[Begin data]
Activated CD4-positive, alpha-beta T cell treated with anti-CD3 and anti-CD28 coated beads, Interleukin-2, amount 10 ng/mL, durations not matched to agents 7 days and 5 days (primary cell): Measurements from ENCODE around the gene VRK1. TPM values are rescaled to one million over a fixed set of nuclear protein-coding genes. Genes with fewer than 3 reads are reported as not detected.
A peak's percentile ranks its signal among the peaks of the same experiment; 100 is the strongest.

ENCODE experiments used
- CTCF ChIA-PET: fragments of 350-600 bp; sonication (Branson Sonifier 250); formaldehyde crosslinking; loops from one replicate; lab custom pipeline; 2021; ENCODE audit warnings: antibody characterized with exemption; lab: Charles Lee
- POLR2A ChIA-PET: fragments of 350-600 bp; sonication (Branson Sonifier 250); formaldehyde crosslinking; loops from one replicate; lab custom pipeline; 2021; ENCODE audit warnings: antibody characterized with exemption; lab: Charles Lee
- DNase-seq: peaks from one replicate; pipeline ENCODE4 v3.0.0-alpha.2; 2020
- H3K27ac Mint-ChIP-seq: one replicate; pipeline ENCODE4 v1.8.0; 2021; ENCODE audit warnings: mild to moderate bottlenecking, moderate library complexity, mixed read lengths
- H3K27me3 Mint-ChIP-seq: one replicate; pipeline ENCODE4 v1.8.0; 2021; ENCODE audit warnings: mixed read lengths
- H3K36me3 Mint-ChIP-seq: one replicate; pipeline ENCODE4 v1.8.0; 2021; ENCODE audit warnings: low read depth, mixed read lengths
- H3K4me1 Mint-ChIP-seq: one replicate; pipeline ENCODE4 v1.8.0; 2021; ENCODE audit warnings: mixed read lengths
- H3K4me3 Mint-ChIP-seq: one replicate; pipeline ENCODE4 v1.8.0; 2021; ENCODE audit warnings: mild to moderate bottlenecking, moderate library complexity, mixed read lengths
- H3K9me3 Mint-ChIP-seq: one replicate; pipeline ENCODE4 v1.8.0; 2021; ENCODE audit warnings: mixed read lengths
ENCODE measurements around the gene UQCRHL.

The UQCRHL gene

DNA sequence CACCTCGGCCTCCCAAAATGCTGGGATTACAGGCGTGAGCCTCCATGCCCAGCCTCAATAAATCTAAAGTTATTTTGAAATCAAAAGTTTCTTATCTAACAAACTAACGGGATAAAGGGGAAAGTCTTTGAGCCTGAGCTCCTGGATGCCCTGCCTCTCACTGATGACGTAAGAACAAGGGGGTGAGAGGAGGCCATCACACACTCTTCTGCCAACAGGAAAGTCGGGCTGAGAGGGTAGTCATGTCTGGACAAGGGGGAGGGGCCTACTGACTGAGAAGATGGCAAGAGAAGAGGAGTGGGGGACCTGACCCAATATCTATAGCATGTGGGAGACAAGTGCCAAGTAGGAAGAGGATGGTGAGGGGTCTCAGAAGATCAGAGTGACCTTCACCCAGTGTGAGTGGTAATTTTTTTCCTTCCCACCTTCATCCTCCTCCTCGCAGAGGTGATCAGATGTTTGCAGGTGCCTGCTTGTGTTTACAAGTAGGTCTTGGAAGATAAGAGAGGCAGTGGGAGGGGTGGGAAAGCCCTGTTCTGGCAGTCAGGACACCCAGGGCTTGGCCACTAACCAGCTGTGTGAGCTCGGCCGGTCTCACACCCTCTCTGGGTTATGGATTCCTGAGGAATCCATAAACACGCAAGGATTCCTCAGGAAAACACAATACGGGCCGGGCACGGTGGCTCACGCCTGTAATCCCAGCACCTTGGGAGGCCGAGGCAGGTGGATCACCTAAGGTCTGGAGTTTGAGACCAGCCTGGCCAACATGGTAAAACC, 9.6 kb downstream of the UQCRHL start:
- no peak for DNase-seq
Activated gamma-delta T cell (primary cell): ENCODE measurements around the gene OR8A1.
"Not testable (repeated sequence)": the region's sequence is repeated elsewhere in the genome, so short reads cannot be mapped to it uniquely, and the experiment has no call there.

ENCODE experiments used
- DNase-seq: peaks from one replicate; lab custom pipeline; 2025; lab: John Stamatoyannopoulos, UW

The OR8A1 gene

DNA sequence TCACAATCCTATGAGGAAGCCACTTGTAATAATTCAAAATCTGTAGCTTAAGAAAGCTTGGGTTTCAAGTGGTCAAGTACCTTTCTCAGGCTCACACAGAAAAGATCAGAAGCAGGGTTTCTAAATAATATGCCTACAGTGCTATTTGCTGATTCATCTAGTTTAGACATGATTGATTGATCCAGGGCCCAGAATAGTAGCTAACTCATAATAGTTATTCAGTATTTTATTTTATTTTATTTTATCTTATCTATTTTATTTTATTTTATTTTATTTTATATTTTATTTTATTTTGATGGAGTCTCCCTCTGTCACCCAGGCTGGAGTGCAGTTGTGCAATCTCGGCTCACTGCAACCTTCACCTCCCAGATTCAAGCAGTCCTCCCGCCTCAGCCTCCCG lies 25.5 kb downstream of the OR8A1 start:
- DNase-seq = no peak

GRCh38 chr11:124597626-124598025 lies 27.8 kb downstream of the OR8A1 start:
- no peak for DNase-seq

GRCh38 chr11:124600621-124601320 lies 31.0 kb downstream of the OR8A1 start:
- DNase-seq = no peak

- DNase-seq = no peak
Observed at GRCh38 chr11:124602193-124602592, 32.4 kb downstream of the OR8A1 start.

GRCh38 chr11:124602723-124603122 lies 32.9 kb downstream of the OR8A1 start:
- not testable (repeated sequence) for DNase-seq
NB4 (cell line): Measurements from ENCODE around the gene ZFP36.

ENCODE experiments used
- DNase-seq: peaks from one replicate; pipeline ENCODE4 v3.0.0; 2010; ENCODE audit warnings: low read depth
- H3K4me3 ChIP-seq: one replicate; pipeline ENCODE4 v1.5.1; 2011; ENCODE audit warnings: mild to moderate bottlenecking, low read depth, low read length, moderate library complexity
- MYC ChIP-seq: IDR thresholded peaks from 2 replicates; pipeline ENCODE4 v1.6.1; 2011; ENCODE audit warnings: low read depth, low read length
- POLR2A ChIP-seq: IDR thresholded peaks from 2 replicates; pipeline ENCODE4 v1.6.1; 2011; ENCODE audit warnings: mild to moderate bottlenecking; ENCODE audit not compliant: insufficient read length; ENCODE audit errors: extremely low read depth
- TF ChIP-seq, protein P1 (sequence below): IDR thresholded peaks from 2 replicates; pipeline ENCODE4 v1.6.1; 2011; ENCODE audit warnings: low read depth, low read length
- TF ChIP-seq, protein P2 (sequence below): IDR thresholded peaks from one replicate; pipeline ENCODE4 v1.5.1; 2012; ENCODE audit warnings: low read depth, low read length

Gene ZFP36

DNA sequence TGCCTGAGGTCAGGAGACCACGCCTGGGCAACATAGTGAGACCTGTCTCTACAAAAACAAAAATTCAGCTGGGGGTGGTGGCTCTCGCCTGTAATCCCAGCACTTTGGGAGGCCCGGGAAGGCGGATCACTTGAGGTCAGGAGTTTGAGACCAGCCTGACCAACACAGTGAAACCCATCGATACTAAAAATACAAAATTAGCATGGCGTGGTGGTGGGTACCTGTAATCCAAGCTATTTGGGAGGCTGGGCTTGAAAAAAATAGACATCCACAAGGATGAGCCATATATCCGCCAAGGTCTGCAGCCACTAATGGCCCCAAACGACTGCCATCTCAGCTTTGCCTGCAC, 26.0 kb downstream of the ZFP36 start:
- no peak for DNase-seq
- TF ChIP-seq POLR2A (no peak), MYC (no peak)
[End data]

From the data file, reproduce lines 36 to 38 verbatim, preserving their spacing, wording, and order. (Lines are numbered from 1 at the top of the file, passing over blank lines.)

- MYC ChIP-seq: IDR thresholded peaks from 2 replicates; pipeline ENCODE4 v1.6.1; 2011; ENCODE audit warnings: low read depth, low read length
- POLR2A ChIP-seq: IDR thresholded peaks from 2 replicates; pipeline ENCODE4 v1.6.1; 2011; ENCODE audit warnings: mild to moderate bottlenecking; ENCODE audit not compliant: insufficient read length; ENCODE audit errors: extremely low read depth
- TF ChIP-seq, protein P1 (sequence below): IDR thresholded peaks from 2 replicates; pipeline ENCODE4 v1.6.1; 2011; ENCODE audit warnings: low read depth, low read length